The rapid spread of the coronavirus led to the activation of travel restrictions in Germany. Initially, Germany issued a worldwide travel warning in March. This resulted in many holiday hopefuls cancelling or postponing their trips. The order advised against non-essential travel to help stop the spread of the virus. However, this later progressed to a travel ban prohibiting all non-essential travel. This included a restriction on all non-EU and non-Schengen citizens from entering the country by sea or air. The move came after Europe became a hotpot for COVID-19, with Germany amongst the highest confirmed cases.
On 29 April the government announced that the ban would extend until 15 June and Germans should look into travelling locally or within the EU. Germany closed off its internal land borders as advised by the European Commission. This unprecedented move saw the Schengen’s borderless travel come to a halt. With the virus spreading at an alarming rate, several countries followed suit with initiating travel bans.
Everything You Need To Know About Germany’s Travel Restrictions
The airline industry the most heavily affected globally. Many airlines are turning to their governments for financial assistance to stay alive. The travel restrictions in Germany caused the national carrier – Lufthansa, to cut most of its flight routes during this pandemic.
The country’s travel ban makes provision for family members of EU citizens, including the families and citizens of Switzerland, UK, Iceland, Liechtenstein, and Norway. Furthermore, as a legal resident at any one of these countries, permission is granted to enter Germany.
Anyone hoping to enter Germany for non-essential reasons may be refused entry. For people coming from Denmark, the government announced a possible end to the border check. Likewise, the checks at the Luxembourg border ended on the 15 May. One of the things travellers can anticipate is the strict border and security checks at all airports in Germany. Also, health screening for anyone demonstrating suspicious health symptoms. This may lead to denied entry into Germany.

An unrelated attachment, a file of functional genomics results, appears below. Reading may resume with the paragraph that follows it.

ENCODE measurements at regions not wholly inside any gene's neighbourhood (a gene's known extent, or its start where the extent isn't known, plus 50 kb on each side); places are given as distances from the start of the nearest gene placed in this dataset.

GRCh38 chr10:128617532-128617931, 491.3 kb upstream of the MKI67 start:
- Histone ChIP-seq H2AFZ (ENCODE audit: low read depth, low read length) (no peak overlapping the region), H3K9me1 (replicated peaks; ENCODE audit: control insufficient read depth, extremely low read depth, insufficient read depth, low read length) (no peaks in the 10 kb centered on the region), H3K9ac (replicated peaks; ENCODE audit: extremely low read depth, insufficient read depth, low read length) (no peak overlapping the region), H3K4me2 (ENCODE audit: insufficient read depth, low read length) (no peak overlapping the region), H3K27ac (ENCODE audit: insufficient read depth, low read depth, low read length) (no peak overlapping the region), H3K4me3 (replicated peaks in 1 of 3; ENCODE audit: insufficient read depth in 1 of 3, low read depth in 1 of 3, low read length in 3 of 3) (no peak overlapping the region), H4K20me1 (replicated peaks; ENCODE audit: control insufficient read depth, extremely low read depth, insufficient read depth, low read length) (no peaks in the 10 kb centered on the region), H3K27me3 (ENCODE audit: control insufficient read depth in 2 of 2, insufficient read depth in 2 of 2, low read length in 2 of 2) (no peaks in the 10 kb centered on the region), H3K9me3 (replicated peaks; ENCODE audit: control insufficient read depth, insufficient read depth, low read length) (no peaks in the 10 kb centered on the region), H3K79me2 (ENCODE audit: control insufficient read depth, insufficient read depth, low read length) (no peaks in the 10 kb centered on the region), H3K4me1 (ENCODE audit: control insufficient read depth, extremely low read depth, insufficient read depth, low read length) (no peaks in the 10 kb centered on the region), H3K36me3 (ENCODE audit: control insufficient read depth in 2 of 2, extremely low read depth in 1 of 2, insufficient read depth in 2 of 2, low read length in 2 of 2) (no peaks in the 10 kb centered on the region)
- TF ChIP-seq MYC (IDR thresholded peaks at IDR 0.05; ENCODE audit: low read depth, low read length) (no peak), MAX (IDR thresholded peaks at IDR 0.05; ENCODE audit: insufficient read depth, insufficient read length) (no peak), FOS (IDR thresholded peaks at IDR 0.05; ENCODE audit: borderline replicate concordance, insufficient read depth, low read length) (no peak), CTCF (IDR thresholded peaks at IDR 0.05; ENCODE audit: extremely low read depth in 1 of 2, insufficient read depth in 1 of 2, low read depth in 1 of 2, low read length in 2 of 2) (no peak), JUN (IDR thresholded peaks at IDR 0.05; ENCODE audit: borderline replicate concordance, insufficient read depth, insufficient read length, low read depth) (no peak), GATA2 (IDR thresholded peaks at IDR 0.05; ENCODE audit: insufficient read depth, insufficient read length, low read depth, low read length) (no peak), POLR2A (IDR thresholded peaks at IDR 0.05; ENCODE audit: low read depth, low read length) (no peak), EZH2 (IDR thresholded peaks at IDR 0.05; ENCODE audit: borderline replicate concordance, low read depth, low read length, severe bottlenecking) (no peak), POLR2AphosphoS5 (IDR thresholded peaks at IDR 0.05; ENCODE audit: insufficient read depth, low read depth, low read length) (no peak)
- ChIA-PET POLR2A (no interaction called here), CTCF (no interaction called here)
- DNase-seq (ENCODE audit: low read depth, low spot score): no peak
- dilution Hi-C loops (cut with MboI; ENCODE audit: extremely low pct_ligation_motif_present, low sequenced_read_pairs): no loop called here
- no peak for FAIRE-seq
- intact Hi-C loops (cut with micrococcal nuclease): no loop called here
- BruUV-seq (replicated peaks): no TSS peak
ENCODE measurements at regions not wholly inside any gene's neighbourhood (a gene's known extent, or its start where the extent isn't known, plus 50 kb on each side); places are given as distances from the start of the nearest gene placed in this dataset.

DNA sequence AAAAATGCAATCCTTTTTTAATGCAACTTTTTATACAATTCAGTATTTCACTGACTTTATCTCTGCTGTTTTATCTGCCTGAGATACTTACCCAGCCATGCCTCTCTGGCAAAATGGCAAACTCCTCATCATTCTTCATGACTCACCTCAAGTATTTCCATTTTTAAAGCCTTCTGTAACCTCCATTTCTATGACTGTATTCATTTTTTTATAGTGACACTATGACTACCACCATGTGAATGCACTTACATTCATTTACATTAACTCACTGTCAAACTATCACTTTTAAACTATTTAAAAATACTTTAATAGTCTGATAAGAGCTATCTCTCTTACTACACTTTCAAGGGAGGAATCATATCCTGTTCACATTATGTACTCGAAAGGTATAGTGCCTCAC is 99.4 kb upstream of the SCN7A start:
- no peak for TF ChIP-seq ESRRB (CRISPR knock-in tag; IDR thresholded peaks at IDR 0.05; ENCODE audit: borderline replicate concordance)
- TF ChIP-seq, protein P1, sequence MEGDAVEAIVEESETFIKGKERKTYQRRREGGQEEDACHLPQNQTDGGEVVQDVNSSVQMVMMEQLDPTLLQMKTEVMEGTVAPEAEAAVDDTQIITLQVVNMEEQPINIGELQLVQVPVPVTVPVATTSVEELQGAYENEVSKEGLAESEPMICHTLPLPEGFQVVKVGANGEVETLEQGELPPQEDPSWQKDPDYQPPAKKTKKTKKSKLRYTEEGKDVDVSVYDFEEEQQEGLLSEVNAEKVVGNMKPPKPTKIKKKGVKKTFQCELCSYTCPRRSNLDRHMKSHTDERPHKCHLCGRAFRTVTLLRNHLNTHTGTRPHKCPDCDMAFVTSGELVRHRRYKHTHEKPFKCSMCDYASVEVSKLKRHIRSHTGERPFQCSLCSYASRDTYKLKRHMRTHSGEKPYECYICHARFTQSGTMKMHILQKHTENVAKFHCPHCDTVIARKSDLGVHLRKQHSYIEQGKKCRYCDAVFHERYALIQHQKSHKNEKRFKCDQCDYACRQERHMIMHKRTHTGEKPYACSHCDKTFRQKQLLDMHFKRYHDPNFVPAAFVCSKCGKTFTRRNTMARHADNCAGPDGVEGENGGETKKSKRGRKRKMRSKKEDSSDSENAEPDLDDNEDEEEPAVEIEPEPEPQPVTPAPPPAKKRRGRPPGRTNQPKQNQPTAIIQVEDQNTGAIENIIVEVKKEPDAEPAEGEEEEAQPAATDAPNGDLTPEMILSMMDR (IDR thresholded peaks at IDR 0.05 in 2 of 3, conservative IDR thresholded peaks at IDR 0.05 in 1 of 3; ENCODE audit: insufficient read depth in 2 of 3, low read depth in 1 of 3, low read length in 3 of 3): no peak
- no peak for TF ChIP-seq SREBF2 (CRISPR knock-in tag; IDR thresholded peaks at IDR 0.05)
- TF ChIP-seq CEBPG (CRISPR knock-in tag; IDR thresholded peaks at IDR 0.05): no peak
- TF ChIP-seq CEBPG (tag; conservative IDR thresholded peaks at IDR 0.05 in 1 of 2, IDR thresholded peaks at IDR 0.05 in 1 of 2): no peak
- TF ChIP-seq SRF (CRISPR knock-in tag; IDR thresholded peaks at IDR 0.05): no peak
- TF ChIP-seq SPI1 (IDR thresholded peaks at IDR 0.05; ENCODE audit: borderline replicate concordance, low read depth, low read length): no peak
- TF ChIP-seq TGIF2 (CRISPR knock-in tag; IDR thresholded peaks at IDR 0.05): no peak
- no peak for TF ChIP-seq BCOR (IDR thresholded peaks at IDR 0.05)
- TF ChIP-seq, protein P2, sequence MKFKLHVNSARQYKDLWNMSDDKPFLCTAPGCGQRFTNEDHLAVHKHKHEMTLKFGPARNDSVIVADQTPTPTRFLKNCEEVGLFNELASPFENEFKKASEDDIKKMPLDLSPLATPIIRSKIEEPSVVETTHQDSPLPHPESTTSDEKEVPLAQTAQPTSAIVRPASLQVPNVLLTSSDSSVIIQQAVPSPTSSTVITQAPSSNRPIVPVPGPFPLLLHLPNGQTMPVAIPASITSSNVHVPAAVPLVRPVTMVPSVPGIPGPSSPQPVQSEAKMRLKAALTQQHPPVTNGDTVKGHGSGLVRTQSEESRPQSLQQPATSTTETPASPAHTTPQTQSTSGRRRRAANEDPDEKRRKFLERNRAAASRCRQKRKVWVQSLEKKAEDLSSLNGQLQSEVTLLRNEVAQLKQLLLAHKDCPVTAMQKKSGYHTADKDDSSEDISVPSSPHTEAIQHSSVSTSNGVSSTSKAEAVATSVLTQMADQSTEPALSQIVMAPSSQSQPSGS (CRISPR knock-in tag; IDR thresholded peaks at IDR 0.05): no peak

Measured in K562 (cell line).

Anyone coming into the country from China, Iran, Italy, Japan or South Korea by plane or ship, must complete a disembarkation card.
Several governments across the board are currently facilitating in the process of repatriating its citizens. The German authority announced that travellers who entered the country between 17 March 2020 and 9 April 2020 would be exempt from the requirement of a residence title until 30 June 2020. This waiver applies to people with a valid Schengen Visa.
Navigating The Virus As A Traveller In Germany
Should travellers develop any coronavirus-related symptoms, the government advises people to get in touch with a doctor or contact the emergency hotline(116 117).
As of Monday, some of the tourist attractions in Germany opened. These include museums and zoos. Germany is one of many countries that have started easing lockdown restrictions. Several restaurants and cafes opened their doors to customers while cinemas and bars remained closed. Regulations on social distancing remain, including the wearing of face masks when in public areas. Read more about Lockdown Information in Germany.